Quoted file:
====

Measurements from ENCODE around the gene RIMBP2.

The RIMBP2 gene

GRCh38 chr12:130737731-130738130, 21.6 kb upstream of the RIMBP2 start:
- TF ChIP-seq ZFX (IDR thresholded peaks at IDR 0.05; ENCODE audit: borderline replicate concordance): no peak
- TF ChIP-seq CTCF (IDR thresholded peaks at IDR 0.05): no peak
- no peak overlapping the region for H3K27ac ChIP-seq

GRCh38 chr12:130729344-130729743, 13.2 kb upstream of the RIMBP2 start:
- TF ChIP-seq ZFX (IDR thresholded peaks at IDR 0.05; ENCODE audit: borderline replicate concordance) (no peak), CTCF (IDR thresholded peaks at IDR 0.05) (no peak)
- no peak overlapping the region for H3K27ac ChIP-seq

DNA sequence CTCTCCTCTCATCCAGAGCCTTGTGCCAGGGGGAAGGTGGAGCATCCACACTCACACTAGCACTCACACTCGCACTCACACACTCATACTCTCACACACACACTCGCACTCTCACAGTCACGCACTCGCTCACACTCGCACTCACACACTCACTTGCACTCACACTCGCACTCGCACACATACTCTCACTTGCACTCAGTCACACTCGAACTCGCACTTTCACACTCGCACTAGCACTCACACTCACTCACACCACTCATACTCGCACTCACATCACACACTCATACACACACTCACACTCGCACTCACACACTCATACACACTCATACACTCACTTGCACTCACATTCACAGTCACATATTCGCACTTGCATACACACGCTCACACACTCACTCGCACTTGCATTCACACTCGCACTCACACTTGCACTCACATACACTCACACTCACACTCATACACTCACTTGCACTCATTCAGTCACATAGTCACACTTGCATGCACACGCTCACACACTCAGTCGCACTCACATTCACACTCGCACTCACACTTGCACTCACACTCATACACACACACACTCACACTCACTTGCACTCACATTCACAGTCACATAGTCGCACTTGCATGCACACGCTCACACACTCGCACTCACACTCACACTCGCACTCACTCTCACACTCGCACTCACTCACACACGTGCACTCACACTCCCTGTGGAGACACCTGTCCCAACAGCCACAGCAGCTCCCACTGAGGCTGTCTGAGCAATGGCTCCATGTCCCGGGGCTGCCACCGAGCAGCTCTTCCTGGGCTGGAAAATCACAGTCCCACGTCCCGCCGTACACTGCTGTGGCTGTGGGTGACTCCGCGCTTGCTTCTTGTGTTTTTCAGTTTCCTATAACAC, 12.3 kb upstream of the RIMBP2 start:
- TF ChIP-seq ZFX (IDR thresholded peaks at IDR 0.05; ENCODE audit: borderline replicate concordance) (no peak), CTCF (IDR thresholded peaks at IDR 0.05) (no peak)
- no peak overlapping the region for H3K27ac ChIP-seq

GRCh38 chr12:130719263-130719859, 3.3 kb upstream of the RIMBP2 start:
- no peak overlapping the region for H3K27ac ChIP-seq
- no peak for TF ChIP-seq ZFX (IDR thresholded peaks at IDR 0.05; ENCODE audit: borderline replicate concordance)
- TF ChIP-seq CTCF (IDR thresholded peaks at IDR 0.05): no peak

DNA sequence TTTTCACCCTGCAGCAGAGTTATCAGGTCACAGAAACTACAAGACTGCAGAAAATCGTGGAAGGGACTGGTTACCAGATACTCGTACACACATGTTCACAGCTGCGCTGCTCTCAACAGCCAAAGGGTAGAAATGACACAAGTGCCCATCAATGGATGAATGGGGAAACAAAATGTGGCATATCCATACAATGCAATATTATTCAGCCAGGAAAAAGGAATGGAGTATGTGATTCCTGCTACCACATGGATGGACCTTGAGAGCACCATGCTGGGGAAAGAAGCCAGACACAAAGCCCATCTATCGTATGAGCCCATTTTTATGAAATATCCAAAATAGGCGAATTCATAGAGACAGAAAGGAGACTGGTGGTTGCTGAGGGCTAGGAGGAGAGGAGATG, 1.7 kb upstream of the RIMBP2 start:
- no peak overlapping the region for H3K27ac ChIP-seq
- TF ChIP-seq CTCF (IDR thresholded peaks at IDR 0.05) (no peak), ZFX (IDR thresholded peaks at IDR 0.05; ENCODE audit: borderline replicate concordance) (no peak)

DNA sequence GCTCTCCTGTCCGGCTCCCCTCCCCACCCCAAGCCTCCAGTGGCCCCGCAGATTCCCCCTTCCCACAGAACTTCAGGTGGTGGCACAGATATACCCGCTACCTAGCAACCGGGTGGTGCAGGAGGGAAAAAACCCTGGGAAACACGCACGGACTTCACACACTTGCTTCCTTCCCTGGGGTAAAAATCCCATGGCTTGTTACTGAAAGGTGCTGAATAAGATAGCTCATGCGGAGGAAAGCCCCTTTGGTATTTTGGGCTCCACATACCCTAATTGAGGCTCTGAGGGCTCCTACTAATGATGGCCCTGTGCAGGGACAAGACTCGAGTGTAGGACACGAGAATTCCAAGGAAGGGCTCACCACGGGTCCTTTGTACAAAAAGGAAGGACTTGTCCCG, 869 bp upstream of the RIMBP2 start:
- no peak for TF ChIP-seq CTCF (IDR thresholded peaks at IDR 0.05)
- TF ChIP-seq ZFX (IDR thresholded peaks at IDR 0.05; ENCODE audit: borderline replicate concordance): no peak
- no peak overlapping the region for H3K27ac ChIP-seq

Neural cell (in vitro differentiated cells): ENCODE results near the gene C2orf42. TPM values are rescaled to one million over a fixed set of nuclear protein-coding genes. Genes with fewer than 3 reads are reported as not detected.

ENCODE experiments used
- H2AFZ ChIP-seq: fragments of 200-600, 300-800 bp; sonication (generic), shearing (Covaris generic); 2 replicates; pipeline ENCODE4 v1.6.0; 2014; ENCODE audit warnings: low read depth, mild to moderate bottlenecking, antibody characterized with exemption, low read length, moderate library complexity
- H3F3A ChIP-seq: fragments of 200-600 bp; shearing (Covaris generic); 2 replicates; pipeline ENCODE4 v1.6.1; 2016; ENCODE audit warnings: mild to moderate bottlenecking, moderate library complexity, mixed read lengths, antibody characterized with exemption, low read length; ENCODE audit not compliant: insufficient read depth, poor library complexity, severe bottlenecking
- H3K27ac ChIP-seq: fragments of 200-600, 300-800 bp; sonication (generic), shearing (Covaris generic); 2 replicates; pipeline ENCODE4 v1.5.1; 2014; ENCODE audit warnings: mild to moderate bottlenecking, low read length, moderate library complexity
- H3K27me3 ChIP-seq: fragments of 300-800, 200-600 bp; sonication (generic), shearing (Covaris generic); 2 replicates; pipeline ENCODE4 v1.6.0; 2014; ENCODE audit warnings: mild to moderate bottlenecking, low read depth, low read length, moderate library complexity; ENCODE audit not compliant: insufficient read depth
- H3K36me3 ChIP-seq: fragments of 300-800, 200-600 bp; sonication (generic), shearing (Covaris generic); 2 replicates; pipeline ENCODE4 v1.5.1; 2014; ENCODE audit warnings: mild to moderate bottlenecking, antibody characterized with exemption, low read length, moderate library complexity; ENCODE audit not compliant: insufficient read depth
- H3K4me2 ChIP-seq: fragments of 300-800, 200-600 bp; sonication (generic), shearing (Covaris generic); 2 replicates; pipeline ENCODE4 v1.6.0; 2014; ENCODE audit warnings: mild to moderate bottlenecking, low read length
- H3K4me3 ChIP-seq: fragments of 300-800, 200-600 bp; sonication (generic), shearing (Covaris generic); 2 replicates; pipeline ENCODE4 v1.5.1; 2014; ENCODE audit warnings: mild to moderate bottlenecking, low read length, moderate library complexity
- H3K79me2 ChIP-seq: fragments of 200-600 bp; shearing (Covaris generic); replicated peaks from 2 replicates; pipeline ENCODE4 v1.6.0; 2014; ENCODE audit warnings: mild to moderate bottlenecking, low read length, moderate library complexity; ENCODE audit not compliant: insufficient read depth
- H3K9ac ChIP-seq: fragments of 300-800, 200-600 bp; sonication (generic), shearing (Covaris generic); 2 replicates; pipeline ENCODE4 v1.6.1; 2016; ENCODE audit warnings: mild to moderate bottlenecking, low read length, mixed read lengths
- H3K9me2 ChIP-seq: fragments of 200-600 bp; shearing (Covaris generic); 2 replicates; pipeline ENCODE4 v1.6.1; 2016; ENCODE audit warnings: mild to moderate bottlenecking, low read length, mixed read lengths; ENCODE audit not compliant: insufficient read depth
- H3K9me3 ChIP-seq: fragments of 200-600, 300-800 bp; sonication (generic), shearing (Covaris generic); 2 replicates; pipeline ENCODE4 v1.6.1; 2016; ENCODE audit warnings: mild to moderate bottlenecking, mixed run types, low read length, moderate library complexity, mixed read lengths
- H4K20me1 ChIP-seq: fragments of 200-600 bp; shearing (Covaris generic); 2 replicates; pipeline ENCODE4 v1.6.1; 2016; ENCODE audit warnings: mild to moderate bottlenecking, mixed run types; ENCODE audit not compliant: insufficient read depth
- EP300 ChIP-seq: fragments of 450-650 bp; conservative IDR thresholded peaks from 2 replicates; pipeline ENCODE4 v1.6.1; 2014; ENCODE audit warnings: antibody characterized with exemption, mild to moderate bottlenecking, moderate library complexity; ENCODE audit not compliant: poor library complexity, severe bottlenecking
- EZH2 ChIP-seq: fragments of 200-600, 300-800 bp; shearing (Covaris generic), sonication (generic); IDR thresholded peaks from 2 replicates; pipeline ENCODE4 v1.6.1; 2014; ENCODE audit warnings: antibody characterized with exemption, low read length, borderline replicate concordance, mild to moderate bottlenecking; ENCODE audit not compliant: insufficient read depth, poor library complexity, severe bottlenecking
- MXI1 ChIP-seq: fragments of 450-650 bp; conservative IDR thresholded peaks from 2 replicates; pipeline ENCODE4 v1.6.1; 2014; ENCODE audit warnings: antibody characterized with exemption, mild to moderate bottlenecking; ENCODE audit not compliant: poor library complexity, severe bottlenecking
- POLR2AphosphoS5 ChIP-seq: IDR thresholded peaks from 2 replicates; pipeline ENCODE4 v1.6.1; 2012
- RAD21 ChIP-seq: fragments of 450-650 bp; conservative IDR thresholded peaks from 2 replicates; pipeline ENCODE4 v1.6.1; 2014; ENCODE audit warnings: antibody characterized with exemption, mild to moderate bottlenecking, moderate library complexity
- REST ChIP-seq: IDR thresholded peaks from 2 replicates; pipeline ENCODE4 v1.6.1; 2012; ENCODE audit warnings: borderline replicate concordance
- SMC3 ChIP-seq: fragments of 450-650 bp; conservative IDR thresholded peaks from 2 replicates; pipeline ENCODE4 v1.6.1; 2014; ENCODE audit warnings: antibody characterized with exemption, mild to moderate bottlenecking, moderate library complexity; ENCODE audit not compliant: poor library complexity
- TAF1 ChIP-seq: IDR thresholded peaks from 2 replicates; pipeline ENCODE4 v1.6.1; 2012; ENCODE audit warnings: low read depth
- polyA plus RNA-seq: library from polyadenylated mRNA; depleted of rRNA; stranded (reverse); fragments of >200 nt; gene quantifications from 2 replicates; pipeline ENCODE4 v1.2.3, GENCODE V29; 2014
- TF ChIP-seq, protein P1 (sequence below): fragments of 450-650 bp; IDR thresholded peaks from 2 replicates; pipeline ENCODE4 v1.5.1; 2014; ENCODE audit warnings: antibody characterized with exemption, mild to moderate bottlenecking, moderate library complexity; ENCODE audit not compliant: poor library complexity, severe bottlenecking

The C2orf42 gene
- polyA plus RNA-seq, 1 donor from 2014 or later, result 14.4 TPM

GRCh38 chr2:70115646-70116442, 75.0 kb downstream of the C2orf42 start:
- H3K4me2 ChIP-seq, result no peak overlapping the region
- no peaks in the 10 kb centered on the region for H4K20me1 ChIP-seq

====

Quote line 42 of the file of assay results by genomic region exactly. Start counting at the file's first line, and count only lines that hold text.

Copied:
- RAD21 ChIP-seq: fragments of 450-650 bp; conservative IDR thresholded peaks from 2 replicates; pipeline ENCODE4 v1.6.1; 2014; ENCODE audit warnings: antibody characterized with exemption, mild to moderate bottlenecking, moderate library complexity